Going about our business in the world is easy and successful, in part because most enterprises have a great user interface -- people. They offer expertise for helping us, by playing familiar roles as our guides, sales assistants, teachers, etc. They make it easy for us to get the assistance we want or need, by playing our complementary roles as visitors, shoppers, students, etc. Of course, people communicate with us the easy way, in natural language conversation, complemented by meaningful gestures and facial expressions. Often, the people who help us also get to know us. They remember us, give us personalized service, and make us feel good. Finally, people can bring color and warmth to even our mundane transactions, with their personalities, social engagement, and individual stories.
By contrast, today's online world is a cold and lonely place. We go there alone, wandering around in a self-service environment, with no one to help us, support us, or keep us company.
How can we bring the high-function/high-touch experience of interacting with people to an online world whose great promise rests on automation? I propose that we should staff the Internet-with smart interactive characters, who will play the same variety of helpful roles people play in the real world, engage us with similar social and communications skills, and enrapture us with their vivid and distinctive personas.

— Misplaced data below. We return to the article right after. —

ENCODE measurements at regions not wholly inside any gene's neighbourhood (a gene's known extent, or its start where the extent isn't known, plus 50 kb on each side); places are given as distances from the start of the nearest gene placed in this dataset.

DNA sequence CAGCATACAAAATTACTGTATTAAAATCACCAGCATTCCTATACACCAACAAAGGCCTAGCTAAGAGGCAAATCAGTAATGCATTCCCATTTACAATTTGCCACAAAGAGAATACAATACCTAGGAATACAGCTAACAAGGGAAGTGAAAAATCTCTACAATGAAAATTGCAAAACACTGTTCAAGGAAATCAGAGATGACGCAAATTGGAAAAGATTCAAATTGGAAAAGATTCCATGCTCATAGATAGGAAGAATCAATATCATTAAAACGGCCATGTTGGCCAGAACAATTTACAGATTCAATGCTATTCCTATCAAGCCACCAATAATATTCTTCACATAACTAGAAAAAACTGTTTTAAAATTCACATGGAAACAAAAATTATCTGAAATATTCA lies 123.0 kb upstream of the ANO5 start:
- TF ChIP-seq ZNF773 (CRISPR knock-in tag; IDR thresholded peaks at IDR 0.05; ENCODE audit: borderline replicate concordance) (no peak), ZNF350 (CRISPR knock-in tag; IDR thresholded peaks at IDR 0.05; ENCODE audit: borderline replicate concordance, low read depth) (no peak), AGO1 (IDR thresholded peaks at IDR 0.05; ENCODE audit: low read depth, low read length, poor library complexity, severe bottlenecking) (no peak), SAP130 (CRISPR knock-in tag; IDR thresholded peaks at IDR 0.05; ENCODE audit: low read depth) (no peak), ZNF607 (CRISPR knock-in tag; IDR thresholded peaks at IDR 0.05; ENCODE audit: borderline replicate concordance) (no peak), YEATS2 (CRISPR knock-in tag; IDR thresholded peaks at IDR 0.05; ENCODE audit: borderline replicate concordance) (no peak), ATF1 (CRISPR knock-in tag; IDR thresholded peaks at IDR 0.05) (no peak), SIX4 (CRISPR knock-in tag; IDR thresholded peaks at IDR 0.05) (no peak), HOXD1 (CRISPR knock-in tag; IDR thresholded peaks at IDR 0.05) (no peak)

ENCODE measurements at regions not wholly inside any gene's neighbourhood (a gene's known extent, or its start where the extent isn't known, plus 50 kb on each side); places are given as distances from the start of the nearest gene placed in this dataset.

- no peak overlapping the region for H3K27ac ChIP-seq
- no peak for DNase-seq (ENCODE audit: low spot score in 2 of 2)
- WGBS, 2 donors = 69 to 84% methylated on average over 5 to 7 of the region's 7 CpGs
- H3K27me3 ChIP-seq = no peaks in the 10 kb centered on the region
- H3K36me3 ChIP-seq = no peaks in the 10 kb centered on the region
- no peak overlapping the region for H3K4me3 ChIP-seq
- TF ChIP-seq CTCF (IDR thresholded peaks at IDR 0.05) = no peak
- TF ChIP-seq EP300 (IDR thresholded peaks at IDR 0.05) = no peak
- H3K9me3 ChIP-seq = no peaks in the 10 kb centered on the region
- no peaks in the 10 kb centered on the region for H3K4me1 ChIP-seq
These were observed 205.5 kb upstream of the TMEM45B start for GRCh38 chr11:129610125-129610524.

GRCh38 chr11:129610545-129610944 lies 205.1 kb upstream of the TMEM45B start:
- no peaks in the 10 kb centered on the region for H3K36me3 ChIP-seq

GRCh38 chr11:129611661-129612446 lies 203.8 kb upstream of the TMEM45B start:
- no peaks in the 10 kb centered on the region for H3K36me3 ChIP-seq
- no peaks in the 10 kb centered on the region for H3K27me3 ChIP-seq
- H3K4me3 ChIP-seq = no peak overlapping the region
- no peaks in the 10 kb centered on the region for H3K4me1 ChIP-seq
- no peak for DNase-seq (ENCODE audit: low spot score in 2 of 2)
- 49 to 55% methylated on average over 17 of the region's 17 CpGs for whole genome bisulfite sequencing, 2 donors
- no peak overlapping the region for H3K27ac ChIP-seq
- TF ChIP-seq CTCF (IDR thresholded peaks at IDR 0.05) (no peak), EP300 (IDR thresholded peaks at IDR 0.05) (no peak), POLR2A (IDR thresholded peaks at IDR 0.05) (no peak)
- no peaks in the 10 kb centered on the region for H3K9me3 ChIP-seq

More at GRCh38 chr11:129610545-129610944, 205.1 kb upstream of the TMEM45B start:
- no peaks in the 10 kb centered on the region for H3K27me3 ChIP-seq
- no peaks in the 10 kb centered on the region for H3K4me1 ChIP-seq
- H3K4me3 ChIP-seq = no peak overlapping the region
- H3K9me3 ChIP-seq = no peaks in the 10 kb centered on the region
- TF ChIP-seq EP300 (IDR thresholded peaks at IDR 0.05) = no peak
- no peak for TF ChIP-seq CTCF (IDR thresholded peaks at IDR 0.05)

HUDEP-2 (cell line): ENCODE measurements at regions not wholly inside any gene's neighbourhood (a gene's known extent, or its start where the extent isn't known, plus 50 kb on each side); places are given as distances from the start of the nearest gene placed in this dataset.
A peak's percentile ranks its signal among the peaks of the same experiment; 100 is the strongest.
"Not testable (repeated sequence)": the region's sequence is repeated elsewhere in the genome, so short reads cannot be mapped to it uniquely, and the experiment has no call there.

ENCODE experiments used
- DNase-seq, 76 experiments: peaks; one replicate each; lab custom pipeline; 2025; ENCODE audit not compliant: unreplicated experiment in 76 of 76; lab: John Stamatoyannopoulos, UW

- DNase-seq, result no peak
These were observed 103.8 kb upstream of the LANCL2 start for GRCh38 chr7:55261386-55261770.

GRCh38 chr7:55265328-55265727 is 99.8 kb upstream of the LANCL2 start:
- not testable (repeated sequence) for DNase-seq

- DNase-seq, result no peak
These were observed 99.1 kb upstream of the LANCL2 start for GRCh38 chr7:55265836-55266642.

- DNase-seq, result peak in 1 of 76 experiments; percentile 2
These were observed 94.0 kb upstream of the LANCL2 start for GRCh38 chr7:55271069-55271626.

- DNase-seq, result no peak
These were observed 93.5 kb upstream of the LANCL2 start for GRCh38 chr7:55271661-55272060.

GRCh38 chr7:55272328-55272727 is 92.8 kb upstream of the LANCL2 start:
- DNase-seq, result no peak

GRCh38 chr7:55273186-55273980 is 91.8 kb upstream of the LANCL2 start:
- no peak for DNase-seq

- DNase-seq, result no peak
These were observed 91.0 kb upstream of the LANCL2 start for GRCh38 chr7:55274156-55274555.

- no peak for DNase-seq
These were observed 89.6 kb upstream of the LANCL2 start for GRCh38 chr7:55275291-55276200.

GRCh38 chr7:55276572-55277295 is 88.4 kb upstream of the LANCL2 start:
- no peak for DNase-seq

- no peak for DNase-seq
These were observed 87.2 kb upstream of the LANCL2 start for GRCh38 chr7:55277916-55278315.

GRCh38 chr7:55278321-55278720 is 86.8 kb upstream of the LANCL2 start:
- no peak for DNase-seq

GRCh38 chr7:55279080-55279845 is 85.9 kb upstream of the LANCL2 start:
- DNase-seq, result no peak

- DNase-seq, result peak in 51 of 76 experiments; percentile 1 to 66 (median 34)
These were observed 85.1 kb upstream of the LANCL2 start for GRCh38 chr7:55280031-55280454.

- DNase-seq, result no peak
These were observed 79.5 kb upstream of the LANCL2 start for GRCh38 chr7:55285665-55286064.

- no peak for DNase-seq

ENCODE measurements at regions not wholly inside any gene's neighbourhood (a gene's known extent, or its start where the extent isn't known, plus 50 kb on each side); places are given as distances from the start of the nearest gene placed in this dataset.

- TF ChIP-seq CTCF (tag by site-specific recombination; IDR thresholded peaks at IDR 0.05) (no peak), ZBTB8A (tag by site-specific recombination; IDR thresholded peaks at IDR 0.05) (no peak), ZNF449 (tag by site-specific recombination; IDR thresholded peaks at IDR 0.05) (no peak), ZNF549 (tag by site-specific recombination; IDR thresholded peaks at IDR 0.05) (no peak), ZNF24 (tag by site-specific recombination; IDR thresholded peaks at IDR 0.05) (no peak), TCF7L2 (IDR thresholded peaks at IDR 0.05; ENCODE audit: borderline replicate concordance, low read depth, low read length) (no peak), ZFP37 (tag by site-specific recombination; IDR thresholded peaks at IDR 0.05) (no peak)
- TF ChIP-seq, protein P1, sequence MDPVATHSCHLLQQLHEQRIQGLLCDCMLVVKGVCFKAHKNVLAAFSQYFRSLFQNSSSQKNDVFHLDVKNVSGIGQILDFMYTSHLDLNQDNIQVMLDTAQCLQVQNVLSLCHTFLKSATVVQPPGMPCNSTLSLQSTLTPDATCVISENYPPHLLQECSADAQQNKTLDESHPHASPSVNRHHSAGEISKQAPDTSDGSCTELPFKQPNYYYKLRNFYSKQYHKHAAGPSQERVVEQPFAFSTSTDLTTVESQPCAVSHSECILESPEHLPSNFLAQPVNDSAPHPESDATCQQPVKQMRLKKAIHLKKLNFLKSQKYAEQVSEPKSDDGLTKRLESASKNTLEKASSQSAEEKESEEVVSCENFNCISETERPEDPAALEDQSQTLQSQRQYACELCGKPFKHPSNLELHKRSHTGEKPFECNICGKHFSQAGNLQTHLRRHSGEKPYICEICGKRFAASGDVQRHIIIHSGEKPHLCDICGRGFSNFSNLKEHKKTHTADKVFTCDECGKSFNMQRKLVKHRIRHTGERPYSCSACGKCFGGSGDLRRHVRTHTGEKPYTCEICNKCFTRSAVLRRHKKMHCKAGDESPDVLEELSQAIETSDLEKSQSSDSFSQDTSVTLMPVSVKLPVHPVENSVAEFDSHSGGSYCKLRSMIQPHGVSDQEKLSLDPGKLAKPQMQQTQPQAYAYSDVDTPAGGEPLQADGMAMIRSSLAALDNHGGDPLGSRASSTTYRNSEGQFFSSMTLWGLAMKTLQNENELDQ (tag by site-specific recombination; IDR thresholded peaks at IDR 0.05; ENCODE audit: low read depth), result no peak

In this talk, I'll discuss the state of the art of interactive characters-a highly interdisciplinary enterprise combining technology, psychology, and art. I'll demonstrate a few illustrative characters. And I'll try to entice many of you to create and deploy characters of your own.
Barbara Hayes-Roth is a computer scientist, a psychologist, and an entrepreneur. In 1996, she founded Extempo Systems, Inc., which makes smart interactive characters that provide life-like assistance in online learning, commerce, and entertainment. In February, 2000, Dr. Hayes-Roth was awarded Patent # 6031549 for "System and Method of Directed Improvisation by Computer Characters." She has several other patents under review. Dr. Hayes-Roth also teaches and directs research on interactive characters in the Computer Science Department at Stanford University. Previously, she directed research on intelligent agents and on human cognition at Stanford University, the Rand Corporation, and Bell Laboratories. She has published over 100 research articles and enjoys speaking at conferences and seminars in the U.S. and abroad. Dr. Hayes-Roth holds a Ph.D. in Cognitive Psychology from the University of Michigan. She is a Fellow of the American Association for Artificial Intelligence.